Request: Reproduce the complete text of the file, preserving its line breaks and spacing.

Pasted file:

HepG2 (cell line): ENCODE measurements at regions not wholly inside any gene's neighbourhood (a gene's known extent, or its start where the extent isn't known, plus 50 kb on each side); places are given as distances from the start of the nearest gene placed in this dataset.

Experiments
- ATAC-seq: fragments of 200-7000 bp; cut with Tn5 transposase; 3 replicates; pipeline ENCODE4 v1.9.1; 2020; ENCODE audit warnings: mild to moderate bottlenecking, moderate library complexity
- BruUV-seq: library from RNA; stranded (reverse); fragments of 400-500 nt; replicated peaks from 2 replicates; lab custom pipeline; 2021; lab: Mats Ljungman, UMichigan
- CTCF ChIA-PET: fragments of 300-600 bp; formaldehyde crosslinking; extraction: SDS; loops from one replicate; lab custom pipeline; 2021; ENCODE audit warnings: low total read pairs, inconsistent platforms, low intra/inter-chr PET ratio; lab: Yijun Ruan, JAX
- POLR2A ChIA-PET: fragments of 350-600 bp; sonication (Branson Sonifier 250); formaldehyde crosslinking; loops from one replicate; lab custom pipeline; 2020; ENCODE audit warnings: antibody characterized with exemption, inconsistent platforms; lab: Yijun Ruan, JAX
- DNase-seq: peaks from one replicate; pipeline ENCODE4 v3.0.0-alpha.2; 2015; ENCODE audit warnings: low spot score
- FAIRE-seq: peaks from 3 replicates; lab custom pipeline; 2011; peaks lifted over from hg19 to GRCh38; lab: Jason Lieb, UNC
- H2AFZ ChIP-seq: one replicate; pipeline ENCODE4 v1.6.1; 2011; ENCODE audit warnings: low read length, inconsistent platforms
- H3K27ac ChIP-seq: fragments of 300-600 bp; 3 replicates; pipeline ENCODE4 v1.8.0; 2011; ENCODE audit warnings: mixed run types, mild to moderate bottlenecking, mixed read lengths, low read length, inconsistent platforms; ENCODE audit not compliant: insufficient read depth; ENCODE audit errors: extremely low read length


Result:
HepG2 (cell line): ENCODE measurements at regions not wholly inside any gene's neighbourhood (a gene's known extent, or its start where the extent isn't known, plus 50 kb on each side); places are given as distances from the start of the nearest gene placed in this dataset.

Experiments
- ATAC-seq: fragments of 200-7000 bp; cut with Tn5 transposase; 3 replicates; pipeline ENCODE4 v1.9.1; 2020; ENCODE audit warnings: mild to moderate bottlenecking, moderate library complexity
- BruUV-seq: library from RNA; stranded (reverse); fragments of 400-500 nt; replicated peaks from 2 replicates; lab custom pipeline; 2021; lab: Mats Ljungman, UMichigan
- CTCF ChIA-PET: fragments of 300-600 bp; formaldehyde crosslinking; extraction: SDS; loops from one replicate; lab custom pipeline; 2021; ENCODE audit warnings: low total read pairs, inconsistent platforms, low intra/inter-chr PET ratio; lab: Yijun Ruan, JAX
- POLR2A ChIA-PET: fragments of 350-600 bp; sonication (Branson Sonifier 250); formaldehyde crosslinking; loops from one replicate; lab custom pipeline; 2020; ENCODE audit warnings: antibody characterized with exemption, inconsistent platforms; lab: Yijun Ruan, JAX
- DNase-seq: peaks from one replicate; pipeline ENCODE4 v3.0.0-alpha.2; 2015; ENCODE audit warnings: low spot score
- FAIRE-seq: peaks from 3 replicates; lab custom pipeline; 2011; peaks lifted over from hg19 to GRCh38; lab: Jason Lieb, UNC
- H2AFZ ChIP-seq: one replicate; pipeline ENCODE4 v1.6.1; 2011; ENCODE audit warnings: low read length, inconsistent platforms
- H3K27ac ChIP-seq: fragments of 300-600 bp; 3 replicates; pipeline ENCODE4 v1.8.0; 2011; ENCODE audit warnings: mixed run types, mild to moderate bottlenecking, mixed read lengths, low read length, inconsistent platforms; ENCODE audit not compliant: insufficient read depth; ENCODE audit errors: extremely low read length